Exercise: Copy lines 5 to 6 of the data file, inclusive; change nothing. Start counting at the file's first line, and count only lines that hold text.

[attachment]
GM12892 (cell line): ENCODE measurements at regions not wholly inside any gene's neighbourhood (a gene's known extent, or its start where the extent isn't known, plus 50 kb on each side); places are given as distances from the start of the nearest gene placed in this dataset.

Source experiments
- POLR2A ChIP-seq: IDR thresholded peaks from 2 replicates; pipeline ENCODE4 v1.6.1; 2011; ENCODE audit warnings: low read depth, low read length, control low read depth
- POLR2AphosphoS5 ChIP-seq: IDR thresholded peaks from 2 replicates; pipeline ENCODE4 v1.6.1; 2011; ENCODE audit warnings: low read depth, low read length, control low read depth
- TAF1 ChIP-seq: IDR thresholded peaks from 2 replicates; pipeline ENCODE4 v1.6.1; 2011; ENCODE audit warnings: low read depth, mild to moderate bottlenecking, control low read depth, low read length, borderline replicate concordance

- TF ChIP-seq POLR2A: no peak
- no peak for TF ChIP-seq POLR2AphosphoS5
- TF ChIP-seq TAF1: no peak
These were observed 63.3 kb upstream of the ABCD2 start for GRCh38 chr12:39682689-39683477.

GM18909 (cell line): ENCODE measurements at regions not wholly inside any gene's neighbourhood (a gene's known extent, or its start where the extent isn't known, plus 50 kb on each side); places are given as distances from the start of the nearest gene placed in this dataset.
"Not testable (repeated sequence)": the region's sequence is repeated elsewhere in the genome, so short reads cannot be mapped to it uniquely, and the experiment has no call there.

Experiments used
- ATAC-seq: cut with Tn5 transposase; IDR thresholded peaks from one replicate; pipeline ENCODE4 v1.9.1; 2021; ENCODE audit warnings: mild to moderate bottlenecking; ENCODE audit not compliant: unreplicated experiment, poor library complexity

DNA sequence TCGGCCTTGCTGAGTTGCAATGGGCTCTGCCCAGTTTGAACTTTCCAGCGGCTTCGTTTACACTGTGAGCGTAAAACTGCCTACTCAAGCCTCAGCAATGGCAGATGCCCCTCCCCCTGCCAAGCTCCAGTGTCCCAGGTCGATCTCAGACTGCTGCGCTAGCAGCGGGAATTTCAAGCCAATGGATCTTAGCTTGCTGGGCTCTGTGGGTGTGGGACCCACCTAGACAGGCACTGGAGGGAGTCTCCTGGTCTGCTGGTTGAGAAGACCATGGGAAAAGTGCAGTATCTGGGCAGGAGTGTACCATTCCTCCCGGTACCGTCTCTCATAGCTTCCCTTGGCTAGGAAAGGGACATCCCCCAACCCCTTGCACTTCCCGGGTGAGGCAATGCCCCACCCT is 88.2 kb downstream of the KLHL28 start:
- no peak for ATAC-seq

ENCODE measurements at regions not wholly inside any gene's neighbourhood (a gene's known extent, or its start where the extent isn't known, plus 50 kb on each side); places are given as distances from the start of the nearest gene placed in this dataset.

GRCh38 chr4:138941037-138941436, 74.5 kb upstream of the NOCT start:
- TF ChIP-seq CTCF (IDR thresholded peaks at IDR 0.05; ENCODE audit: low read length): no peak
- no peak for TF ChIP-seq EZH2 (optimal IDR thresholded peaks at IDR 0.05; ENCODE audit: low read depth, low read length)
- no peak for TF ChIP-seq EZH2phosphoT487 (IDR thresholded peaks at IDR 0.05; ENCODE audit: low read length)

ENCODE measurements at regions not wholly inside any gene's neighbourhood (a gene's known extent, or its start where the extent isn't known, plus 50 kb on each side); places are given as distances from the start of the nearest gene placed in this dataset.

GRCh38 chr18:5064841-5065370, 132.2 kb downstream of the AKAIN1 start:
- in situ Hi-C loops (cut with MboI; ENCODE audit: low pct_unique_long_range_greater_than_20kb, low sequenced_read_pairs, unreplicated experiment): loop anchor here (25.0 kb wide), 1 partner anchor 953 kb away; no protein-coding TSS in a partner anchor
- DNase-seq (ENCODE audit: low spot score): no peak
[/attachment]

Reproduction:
- TAF1 ChIP-seq: IDR thresholded peaks from 2 replicates; pipeline ENCODE4 v1.6.1; 2011; ENCODE audit warnings: low read depth, mild to moderate bottlenecking, control low read depth, low read length, borderline replicate concordance

- TF ChIP-seq POLR2A: no peak